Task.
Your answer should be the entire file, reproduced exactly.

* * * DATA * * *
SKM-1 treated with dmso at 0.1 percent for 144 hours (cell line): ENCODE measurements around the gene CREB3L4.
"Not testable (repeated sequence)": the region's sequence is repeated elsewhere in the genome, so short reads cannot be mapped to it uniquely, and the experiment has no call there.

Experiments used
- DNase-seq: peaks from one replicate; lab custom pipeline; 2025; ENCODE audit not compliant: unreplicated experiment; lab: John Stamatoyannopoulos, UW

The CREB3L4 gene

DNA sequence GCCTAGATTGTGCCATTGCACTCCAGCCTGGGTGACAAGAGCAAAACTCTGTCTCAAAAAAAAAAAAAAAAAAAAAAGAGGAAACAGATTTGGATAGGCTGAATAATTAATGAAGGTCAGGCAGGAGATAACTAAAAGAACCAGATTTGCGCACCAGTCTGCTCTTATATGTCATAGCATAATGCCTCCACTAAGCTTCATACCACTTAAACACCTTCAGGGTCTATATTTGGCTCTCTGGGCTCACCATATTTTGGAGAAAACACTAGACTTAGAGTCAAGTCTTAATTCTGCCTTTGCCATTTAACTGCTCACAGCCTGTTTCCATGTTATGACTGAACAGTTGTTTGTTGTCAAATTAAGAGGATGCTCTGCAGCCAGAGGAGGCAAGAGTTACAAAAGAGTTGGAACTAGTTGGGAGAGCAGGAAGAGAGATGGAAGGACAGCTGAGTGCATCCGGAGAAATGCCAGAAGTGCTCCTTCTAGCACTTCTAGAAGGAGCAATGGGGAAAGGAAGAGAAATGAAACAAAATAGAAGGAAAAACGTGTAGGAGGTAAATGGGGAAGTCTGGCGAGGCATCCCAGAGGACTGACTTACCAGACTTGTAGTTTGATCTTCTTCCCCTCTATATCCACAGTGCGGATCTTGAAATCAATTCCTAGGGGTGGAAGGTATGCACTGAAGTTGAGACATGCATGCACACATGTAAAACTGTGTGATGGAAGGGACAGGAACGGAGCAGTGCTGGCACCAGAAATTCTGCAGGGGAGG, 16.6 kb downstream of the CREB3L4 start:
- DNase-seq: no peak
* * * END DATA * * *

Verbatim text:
SKM-1 treated with dmso at 0.1 percent for 144 hours (cell line): ENCODE measurements around the gene CREB3L4.
"Not testable (repeated sequence)": the region's sequence is repeated elsewhere in the genome, so short reads cannot be mapped to it uniquely, and the experiment has no call there.

Experiments used
- DNase-seq: peaks from one replicate; lab custom pipeline; 2025; ENCODE audit not compliant: unreplicated experiment; lab: John Stamatoyannopoulos, UW

The CREB3L4 gene

DNA sequence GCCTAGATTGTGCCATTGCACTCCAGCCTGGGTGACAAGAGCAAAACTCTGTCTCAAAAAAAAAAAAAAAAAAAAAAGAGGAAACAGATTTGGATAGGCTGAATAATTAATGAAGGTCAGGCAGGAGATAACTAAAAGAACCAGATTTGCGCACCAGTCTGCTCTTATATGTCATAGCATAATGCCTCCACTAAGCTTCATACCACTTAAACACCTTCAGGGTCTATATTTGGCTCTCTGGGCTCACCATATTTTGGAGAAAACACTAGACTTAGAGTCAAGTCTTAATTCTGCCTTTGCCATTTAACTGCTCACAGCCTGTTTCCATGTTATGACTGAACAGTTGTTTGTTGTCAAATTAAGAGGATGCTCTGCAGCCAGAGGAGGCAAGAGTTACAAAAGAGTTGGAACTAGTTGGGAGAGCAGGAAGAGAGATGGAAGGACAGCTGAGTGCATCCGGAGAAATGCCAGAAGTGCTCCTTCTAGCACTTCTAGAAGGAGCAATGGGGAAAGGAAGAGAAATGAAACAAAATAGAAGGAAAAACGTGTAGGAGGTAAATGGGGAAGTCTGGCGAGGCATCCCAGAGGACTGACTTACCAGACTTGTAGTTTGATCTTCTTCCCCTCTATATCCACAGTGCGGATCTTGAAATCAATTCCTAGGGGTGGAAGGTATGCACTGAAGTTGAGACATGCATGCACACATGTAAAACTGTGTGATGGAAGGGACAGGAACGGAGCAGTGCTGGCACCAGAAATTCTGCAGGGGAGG, 16.6 kb downstream of the CREB3L4 start:
- DNase-seq: no peak